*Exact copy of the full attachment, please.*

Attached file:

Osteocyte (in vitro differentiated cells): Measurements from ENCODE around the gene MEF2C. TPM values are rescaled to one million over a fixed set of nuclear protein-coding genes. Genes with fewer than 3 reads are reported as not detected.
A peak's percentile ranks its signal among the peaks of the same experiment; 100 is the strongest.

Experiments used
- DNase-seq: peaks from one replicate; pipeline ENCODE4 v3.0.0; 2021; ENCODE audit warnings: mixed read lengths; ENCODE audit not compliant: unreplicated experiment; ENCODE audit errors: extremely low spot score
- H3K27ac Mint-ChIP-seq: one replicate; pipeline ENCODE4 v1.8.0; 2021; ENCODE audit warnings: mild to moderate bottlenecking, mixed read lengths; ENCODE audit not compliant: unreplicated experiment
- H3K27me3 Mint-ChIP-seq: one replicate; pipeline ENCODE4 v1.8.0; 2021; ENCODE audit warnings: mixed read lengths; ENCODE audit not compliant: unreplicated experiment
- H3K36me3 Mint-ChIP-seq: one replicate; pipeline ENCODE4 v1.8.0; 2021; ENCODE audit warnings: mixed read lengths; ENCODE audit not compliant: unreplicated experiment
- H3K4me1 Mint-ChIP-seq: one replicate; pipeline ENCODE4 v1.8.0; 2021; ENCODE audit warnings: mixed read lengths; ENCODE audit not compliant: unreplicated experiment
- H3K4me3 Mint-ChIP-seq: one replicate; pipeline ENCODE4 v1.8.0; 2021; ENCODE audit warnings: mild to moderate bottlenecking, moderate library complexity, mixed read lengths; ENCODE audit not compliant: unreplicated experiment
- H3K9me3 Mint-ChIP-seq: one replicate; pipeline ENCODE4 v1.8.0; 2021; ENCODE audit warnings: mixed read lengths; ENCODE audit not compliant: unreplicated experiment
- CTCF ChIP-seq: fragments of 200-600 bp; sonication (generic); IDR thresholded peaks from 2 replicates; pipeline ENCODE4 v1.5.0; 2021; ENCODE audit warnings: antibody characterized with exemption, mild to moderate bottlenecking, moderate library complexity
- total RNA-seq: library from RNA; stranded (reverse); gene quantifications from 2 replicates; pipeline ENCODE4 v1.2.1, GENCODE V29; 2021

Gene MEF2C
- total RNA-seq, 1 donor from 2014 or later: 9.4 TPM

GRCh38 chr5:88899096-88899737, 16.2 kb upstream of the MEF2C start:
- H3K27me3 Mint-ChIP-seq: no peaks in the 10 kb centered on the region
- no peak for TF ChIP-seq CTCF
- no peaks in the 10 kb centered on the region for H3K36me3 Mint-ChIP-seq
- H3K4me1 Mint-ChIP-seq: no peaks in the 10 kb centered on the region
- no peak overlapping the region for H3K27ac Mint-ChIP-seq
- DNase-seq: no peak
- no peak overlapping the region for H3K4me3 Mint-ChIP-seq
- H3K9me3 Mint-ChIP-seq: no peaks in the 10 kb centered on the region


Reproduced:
Osteocyte (in vitro differentiated cells): Measurements from ENCODE around the gene MEF2C. TPM values are rescaled to one million over a fixed set of nuclear protein-coding genes. Genes with fewer than 3 reads are reported as not detected.
A peak's percentile ranks its signal among the peaks of the same experiment; 100 is the strongest.

Experiments used
- DNase-seq: peaks from one replicate; pipeline ENCODE4 v3.0.0; 2021; ENCODE audit warnings: mixed read lengths; ENCODE audit not compliant: unreplicated experiment; ENCODE audit errors: extremely low spot score
- H3K27ac Mint-ChIP-seq: one replicate; pipeline ENCODE4 v1.8.0; 2021; ENCODE audit warnings: mild to moderate bottlenecking, mixed read lengths; ENCODE audit not compliant: unreplicated experiment
- H3K27me3 Mint-ChIP-seq: one replicate; pipeline ENCODE4 v1.8.0; 2021; ENCODE audit warnings: mixed read lengths; ENCODE audit not compliant: unreplicated experiment
- H3K36me3 Mint-ChIP-seq: one replicate; pipeline ENCODE4 v1.8.0; 2021; ENCODE audit warnings: mixed read lengths; ENCODE audit not compliant: unreplicated experiment
- H3K4me1 Mint-ChIP-seq: one replicate; pipeline ENCODE4 v1.8.0; 2021; ENCODE audit warnings: mixed read lengths; ENCODE audit not compliant: unreplicated experiment
- H3K4me3 Mint-ChIP-seq: one replicate; pipeline ENCODE4 v1.8.0; 2021; ENCODE audit warnings: mild to moderate bottlenecking, moderate library complexity, mixed read lengths; ENCODE audit not compliant: unreplicated experiment
- H3K9me3 Mint-ChIP-seq: one replicate; pipeline ENCODE4 v1.8.0; 2021; ENCODE audit warnings: mixed read lengths; ENCODE audit not compliant: unreplicated experiment
- CTCF ChIP-seq: fragments of 200-600 bp; sonication (generic); IDR thresholded peaks from 2 replicates; pipeline ENCODE4 v1.5.0; 2021; ENCODE audit warnings: antibody characterized with exemption, mild to moderate bottlenecking, moderate library complexity
- total RNA-seq: library from RNA; stranded (reverse); gene quantifications from 2 replicates; pipeline ENCODE4 v1.2.1, GENCODE V29; 2021

Gene MEF2C
- total RNA-seq, 1 donor from 2014 or later: 9.4 TPM

GRCh38 chr5:88899096-88899737, 16.2 kb upstream of the MEF2C start:
- H3K27me3 Mint-ChIP-seq: no peaks in the 10 kb centered on the region
- no peak for TF ChIP-seq CTCF
- no peaks in the 10 kb centered on the region for H3K36me3 Mint-ChIP-seq
- H3K4me1 Mint-ChIP-seq: no peaks in the 10 kb centered on the region
- no peak overlapping the region for H3K27ac Mint-ChIP-seq
- DNase-seq: no peak
- no peak overlapping the region for H3K4me3 Mint-ChIP-seq
- H3K9me3 Mint-ChIP-seq: no peaks in the 10 kb centered on the region